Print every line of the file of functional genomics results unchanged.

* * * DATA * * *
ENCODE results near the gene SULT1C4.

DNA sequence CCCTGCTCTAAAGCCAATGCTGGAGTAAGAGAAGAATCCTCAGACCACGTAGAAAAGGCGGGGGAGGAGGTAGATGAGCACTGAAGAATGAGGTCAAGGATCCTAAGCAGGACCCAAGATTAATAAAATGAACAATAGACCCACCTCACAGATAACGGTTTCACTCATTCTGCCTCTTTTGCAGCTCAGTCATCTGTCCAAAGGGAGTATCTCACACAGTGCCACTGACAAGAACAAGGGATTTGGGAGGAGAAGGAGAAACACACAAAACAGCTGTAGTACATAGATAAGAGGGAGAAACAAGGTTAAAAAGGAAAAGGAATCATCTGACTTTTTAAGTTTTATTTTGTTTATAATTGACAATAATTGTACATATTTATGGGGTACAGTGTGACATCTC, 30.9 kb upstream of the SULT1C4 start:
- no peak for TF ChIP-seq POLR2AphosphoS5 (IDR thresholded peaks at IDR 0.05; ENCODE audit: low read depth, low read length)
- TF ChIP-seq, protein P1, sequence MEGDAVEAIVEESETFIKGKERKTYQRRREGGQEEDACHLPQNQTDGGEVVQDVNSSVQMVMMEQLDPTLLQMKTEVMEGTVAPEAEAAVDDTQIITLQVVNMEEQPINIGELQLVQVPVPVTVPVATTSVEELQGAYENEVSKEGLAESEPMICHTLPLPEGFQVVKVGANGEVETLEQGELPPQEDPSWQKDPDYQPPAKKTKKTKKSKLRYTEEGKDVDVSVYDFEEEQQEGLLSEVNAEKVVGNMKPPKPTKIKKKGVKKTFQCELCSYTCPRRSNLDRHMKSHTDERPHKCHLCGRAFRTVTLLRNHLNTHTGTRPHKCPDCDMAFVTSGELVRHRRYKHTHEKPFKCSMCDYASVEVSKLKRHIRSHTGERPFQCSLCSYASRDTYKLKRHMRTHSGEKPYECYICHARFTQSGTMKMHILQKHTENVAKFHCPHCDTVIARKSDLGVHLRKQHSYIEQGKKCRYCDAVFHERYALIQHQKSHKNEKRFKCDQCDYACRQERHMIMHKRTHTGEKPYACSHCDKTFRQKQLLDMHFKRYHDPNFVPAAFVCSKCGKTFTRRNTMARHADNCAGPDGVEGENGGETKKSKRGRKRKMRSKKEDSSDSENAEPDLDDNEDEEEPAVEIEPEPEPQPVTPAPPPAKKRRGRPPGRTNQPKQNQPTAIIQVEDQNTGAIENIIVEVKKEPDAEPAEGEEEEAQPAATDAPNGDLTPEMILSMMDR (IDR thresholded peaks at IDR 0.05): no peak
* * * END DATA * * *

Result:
ENCODE results near the gene SULT1C4.

DNA sequence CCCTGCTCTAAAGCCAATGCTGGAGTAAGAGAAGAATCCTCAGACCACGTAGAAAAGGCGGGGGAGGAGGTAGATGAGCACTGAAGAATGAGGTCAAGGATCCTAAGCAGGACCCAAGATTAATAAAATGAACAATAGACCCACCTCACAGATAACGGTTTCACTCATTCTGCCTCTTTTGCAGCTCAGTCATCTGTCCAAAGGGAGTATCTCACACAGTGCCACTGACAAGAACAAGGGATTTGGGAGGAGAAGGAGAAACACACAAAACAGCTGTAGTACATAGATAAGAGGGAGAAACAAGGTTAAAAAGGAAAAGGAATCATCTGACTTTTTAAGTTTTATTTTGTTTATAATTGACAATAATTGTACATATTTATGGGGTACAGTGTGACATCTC, 30.9 kb upstream of the SULT1C4 start:
- no peak for TF ChIP-seq POLR2AphosphoS5 (IDR thresholded peaks at IDR 0.05; ENCODE audit: low read depth, low read length)
- TF ChIP-seq, protein P1, sequence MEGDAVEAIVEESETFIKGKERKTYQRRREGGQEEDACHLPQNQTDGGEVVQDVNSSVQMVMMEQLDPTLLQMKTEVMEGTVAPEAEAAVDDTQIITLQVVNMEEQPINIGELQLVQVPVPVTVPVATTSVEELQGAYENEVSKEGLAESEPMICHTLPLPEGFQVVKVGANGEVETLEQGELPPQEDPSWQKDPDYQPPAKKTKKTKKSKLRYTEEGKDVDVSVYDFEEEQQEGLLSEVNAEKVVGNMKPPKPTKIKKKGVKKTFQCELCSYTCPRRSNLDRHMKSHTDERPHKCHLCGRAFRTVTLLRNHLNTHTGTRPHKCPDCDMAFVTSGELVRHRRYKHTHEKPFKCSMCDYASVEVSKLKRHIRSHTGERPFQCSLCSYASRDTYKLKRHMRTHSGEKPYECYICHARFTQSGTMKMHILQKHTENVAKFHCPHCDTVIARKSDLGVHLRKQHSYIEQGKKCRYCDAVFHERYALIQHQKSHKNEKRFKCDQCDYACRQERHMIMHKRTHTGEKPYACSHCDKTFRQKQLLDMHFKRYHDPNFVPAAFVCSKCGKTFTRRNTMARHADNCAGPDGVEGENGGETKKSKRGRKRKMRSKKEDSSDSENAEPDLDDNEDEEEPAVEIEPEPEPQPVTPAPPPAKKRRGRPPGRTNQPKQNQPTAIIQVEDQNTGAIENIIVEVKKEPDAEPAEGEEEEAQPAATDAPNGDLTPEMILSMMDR (IDR thresholded peaks at IDR 0.05): no peak